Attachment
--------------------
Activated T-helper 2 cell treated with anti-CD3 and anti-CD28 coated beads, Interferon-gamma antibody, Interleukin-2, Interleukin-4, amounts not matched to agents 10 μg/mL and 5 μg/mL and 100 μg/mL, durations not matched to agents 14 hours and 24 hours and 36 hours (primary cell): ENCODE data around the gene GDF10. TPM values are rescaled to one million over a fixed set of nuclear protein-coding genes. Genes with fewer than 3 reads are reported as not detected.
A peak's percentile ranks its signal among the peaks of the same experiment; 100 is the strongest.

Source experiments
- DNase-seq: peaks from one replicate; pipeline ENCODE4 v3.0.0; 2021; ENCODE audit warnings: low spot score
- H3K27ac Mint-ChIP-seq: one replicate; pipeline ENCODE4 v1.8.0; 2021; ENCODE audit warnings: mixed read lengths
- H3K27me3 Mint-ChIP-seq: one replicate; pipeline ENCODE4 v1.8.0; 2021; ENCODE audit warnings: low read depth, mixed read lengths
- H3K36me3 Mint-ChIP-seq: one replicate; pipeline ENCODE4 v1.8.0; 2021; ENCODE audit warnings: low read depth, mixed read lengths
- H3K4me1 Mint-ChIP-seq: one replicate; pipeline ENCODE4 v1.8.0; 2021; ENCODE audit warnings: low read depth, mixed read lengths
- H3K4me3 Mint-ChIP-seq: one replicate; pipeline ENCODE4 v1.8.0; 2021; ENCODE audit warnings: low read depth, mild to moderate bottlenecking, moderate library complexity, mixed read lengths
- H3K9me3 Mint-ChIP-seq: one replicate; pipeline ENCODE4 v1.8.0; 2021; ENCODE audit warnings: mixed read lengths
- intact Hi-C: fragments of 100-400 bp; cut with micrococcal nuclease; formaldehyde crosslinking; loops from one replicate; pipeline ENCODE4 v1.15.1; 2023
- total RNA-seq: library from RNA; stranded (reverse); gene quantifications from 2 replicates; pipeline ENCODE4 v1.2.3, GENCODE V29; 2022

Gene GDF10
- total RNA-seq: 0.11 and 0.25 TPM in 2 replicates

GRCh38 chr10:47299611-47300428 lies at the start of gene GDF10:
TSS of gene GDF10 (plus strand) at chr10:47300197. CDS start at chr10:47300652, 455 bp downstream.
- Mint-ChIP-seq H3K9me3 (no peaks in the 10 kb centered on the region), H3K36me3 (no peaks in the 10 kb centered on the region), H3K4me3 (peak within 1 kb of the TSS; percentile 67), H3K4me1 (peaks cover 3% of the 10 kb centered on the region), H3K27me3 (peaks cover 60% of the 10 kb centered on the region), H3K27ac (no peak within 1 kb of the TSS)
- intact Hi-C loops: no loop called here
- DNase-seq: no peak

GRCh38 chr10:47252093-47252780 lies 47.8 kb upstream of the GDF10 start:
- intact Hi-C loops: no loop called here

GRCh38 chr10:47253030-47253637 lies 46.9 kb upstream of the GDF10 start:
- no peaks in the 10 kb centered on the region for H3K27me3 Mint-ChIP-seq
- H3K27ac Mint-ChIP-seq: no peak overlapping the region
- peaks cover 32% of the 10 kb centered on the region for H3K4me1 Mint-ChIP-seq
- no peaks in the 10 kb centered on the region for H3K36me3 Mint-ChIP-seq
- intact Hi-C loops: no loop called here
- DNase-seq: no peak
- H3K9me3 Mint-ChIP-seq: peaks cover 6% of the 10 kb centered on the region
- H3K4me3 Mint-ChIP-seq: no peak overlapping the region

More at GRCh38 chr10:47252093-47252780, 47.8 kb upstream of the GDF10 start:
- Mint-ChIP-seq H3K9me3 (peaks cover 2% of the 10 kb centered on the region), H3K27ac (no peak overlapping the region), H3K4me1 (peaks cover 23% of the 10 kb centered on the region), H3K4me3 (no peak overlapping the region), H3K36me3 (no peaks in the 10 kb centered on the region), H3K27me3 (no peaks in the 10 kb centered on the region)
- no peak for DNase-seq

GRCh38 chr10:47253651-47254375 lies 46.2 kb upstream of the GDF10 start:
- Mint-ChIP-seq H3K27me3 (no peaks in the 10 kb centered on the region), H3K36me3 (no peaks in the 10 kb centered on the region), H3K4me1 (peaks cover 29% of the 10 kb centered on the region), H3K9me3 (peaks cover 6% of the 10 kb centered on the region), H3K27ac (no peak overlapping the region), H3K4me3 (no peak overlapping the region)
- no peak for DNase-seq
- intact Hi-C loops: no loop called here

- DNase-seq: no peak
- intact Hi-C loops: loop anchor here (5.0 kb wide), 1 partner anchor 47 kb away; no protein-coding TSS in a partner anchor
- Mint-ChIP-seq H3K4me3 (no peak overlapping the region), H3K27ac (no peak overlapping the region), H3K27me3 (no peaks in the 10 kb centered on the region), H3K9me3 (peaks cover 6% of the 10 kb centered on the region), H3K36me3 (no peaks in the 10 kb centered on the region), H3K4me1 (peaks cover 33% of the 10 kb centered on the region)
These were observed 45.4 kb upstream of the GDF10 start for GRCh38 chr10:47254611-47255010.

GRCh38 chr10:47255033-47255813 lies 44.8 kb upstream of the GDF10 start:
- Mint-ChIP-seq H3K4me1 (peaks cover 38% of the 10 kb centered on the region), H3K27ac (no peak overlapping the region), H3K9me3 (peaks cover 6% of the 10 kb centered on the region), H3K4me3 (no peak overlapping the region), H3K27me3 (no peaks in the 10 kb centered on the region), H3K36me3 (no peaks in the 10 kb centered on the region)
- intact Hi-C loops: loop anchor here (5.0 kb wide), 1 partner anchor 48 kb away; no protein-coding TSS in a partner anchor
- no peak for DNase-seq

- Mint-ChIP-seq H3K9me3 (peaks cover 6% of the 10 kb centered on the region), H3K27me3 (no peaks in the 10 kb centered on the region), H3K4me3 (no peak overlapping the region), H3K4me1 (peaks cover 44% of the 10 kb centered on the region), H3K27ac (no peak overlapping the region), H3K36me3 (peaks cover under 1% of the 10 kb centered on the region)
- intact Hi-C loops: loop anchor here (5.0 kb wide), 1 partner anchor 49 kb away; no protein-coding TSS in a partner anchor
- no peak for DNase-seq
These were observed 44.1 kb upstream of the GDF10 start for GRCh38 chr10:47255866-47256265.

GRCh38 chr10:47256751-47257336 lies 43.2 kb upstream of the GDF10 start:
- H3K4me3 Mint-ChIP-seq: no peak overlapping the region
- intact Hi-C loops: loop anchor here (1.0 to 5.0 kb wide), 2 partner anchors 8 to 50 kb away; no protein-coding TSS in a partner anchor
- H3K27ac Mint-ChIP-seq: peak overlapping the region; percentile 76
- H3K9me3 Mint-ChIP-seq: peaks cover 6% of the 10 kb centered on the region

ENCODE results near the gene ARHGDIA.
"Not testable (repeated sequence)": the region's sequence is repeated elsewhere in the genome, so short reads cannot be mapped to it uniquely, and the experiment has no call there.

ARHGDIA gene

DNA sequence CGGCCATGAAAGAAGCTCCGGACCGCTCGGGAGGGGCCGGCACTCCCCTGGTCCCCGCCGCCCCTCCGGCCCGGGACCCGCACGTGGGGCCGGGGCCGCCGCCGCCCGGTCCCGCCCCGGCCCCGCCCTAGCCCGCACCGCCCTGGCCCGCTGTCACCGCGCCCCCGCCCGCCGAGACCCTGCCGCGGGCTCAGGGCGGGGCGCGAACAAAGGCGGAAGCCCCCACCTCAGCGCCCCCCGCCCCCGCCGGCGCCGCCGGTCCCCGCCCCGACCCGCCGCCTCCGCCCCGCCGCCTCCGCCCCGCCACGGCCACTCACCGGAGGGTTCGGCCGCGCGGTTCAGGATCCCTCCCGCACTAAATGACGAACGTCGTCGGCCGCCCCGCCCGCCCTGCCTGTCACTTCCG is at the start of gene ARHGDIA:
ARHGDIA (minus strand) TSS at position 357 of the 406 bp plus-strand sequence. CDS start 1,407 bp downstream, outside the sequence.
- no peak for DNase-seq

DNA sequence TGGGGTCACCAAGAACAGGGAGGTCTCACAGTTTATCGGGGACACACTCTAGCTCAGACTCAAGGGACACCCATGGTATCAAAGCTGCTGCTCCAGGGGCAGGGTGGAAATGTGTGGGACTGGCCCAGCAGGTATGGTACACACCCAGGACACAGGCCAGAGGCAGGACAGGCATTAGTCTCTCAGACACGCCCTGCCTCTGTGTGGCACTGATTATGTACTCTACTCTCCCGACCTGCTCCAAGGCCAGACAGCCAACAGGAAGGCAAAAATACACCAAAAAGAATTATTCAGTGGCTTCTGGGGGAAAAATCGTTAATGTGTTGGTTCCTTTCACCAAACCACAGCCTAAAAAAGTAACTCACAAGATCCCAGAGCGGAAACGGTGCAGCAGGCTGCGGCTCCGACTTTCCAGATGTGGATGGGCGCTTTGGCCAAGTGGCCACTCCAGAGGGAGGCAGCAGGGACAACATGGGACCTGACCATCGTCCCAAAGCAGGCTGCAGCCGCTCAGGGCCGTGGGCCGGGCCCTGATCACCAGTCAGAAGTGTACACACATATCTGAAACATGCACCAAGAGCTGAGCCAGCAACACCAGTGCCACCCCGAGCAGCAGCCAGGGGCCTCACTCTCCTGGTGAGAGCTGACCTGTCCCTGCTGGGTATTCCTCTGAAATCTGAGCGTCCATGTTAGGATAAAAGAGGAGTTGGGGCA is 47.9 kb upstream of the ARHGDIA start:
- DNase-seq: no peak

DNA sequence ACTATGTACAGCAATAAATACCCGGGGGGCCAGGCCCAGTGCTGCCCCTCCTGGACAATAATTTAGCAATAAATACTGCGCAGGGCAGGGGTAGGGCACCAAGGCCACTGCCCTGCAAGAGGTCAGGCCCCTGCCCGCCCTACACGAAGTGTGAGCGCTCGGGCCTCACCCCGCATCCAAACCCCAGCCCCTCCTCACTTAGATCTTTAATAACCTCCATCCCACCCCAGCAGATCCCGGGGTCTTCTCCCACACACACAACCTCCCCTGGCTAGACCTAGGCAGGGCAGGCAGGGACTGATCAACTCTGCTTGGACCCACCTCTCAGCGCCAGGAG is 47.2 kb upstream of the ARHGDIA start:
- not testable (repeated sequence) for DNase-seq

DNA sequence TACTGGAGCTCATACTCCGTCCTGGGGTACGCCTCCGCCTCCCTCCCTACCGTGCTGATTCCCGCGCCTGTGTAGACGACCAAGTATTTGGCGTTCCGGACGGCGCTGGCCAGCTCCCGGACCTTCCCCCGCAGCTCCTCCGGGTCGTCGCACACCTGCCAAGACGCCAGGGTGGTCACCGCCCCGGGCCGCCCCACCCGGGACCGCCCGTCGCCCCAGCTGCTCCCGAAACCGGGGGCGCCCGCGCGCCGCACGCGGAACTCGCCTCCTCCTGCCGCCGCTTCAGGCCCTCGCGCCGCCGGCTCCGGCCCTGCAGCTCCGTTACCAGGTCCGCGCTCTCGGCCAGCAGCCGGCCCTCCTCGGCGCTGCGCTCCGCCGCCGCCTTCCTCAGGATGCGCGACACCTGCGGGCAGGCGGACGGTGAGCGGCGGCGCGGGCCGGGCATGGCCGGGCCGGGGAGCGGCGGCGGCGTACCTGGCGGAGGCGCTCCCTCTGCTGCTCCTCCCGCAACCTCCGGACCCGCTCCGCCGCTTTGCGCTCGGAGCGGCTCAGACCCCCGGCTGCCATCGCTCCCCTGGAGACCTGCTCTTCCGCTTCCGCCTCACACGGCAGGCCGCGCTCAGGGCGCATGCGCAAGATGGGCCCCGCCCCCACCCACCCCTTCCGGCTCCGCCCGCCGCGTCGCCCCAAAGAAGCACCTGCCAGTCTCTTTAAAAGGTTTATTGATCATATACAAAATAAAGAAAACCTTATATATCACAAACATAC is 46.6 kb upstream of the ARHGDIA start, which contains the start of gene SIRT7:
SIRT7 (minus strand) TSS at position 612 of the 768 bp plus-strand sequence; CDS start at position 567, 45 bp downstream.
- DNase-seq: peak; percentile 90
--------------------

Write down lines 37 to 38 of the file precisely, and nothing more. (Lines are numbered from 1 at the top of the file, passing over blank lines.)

- intact Hi-C loops: no loop called here

- DNase-seq: no peak